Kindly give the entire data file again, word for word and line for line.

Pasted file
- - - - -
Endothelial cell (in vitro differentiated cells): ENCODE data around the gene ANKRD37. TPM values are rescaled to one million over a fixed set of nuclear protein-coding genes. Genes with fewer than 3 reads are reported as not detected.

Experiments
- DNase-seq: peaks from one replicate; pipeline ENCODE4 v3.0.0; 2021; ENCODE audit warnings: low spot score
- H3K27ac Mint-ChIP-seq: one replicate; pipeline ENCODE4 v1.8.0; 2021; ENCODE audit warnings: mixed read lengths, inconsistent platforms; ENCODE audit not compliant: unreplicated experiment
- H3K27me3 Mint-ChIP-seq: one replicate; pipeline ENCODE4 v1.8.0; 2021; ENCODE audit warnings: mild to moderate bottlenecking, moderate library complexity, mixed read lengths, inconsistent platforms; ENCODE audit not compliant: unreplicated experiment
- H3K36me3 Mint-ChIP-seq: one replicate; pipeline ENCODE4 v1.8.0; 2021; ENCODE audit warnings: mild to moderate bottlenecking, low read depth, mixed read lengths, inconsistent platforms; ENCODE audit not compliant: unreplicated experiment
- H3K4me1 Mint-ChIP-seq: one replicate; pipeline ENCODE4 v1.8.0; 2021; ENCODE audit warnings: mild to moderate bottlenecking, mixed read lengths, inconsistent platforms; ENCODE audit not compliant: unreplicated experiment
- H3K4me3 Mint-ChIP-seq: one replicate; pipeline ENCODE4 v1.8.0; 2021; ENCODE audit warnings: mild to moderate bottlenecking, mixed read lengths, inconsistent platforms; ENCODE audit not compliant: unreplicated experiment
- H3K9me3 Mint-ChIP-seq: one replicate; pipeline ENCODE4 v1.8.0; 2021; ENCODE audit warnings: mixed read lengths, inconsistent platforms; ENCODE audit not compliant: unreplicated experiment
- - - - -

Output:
Endothelial cell (in vitro differentiated cells): ENCODE data around the gene ANKRD37. TPM values are rescaled to one million over a fixed set of nuclear protein-coding genes. Genes with fewer than 3 reads are reported as not detected.

Experiments
- DNase-seq: peaks from one replicate; pipeline ENCODE4 v3.0.0; 2021; ENCODE audit warnings: low spot score
- H3K27ac Mint-ChIP-seq: one replicate; pipeline ENCODE4 v1.8.0; 2021; ENCODE audit warnings: mixed read lengths, inconsistent platforms; ENCODE audit not compliant: unreplicated experiment
- H3K27me3 Mint-ChIP-seq: one replicate; pipeline ENCODE4 v1.8.0; 2021; ENCODE audit warnings: mild to moderate bottlenecking, moderate library complexity, mixed read lengths, inconsistent platforms; ENCODE audit not compliant: unreplicated experiment
- H3K36me3 Mint-ChIP-seq: one replicate; pipeline ENCODE4 v1.8.0; 2021; ENCODE audit warnings: mild to moderate bottlenecking, low read depth, mixed read lengths, inconsistent platforms; ENCODE audit not compliant: unreplicated experiment
- H3K4me1 Mint-ChIP-seq: one replicate; pipeline ENCODE4 v1.8.0; 2021; ENCODE audit warnings: mild to moderate bottlenecking, mixed read lengths, inconsistent platforms; ENCODE audit not compliant: unreplicated experiment
- H3K4me3 Mint-ChIP-seq: one replicate; pipeline ENCODE4 v1.8.0; 2021; ENCODE audit warnings: mild to moderate bottlenecking, mixed read lengths, inconsistent platforms; ENCODE audit not compliant: unreplicated experiment
- H3K9me3 Mint-ChIP-seq: one replicate; pipeline ENCODE4 v1.8.0; 2021; ENCODE audit warnings: mixed read lengths, inconsistent platforms; ENCODE audit not compliant: unreplicated experiment